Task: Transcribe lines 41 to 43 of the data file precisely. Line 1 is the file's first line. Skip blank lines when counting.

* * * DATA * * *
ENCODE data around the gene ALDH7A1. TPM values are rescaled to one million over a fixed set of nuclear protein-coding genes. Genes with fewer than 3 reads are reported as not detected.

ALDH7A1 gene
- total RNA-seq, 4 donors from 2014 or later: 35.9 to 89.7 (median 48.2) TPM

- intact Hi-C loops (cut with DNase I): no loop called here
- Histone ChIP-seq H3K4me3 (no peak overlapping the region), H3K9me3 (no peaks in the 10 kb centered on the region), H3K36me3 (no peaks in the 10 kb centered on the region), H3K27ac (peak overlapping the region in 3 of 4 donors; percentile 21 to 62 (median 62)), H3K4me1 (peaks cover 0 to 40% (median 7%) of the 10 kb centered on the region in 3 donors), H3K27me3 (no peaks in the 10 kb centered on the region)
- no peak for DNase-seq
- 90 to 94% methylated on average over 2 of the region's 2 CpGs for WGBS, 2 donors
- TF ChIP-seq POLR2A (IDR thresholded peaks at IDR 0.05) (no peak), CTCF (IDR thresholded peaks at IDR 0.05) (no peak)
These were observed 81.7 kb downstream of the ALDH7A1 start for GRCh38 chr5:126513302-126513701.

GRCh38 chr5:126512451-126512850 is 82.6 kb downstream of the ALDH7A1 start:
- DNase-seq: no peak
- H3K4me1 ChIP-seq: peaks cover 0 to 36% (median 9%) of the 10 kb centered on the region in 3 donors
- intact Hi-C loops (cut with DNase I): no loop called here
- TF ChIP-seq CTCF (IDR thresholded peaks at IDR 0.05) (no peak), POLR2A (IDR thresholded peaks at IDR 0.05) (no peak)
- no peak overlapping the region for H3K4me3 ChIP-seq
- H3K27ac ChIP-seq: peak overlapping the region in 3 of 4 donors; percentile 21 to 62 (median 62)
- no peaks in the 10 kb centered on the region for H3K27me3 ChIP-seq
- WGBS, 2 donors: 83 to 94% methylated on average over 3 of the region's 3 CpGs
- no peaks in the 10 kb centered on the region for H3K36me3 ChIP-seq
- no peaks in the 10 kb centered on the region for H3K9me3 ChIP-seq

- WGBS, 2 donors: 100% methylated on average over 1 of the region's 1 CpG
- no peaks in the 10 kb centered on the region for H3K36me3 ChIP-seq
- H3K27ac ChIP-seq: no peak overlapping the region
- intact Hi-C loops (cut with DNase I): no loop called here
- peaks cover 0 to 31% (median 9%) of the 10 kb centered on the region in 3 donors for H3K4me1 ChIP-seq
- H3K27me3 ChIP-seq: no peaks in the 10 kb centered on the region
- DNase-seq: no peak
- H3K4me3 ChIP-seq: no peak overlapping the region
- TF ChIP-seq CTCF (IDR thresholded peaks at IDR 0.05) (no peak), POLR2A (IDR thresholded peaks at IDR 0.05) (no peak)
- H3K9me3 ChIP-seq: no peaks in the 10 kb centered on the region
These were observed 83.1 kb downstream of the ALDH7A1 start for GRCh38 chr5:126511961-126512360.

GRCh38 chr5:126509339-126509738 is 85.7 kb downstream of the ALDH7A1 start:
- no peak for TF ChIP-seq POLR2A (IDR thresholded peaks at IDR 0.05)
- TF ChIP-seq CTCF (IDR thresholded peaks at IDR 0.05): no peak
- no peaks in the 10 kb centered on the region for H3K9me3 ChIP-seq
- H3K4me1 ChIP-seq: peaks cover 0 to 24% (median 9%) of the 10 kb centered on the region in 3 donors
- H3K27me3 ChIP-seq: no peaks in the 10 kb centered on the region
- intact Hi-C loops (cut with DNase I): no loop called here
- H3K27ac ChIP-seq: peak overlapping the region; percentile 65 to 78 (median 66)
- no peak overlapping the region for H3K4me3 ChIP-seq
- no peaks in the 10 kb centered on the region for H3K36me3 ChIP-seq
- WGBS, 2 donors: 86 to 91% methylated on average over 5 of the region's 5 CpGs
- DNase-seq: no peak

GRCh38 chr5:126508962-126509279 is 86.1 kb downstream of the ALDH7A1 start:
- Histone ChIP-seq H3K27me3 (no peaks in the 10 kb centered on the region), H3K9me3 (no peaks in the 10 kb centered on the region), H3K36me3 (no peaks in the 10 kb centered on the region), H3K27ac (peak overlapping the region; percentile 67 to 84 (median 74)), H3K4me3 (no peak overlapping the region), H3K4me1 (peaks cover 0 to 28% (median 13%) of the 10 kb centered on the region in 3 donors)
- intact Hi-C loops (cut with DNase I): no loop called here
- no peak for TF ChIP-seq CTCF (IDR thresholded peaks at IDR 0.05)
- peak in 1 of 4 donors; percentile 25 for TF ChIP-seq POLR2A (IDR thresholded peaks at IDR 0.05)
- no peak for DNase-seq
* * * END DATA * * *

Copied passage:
- no peaks in the 10 kb centered on the region for H3K36me3 ChIP-seq
- WGBS, 2 donors: 86 to 91% methylated on average over 5 of the region's 5 CpGs
- DNase-seq: no peak